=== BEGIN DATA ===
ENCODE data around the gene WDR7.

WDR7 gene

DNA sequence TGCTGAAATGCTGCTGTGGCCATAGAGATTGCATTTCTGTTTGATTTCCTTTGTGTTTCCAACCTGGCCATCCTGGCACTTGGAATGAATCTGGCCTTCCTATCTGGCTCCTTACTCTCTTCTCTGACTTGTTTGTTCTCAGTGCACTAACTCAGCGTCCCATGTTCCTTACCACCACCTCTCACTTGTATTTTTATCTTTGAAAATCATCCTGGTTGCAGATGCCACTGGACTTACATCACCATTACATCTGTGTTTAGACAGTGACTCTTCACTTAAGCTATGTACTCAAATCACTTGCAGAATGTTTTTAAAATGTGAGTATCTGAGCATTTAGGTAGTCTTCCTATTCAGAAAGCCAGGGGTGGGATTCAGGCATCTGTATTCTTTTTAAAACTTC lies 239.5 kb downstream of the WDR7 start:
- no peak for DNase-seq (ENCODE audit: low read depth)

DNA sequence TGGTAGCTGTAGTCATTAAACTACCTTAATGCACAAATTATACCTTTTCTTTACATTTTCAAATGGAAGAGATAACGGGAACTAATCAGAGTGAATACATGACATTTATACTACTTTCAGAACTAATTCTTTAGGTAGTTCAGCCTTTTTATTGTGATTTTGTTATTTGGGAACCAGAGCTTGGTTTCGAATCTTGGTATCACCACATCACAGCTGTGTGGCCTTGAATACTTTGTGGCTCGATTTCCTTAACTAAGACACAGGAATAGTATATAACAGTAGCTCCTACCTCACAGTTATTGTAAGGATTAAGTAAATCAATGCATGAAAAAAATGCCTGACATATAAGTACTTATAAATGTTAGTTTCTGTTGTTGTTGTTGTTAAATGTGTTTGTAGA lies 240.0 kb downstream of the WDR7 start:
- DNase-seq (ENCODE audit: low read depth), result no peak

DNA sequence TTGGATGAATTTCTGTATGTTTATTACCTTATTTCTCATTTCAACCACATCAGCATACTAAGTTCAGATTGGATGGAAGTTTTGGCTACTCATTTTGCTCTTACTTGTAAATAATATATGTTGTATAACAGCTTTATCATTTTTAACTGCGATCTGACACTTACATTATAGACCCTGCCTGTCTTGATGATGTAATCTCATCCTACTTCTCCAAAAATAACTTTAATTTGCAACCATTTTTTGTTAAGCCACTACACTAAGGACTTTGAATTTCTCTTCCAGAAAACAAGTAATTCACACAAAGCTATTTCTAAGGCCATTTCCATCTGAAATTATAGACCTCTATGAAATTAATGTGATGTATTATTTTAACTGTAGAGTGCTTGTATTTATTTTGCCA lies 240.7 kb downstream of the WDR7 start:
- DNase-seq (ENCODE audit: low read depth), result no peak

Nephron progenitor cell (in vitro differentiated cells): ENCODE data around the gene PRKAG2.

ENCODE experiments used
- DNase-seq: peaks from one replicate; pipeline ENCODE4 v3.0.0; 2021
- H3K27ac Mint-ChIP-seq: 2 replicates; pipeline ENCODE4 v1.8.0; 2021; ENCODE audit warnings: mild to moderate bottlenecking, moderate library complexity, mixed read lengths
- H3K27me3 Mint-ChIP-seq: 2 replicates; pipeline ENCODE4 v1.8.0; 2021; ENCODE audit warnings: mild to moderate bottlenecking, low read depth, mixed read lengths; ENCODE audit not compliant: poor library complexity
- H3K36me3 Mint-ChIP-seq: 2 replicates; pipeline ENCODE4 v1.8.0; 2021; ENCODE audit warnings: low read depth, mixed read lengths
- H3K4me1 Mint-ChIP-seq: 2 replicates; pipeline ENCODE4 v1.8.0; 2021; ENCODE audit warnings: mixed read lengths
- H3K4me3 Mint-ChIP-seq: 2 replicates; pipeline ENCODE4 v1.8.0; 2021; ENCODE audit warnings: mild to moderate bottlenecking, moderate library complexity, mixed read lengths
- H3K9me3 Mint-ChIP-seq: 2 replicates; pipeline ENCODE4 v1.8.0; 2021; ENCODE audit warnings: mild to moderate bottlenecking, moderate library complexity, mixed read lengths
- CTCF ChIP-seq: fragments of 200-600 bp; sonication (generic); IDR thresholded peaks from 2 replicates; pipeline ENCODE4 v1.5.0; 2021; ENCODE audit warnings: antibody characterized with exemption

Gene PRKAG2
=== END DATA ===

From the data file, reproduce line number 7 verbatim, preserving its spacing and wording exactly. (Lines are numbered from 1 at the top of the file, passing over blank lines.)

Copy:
DNA sequence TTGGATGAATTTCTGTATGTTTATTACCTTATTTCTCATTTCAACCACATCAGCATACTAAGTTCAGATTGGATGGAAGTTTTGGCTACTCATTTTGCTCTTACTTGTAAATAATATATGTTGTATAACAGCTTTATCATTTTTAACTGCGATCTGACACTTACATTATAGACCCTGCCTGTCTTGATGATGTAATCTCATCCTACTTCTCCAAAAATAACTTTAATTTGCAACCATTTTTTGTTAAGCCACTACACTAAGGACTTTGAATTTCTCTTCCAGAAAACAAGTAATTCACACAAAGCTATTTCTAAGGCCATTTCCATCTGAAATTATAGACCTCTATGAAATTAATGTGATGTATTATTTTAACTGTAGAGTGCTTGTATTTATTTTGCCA lies 240.7 kb downstream of the WDR7 start: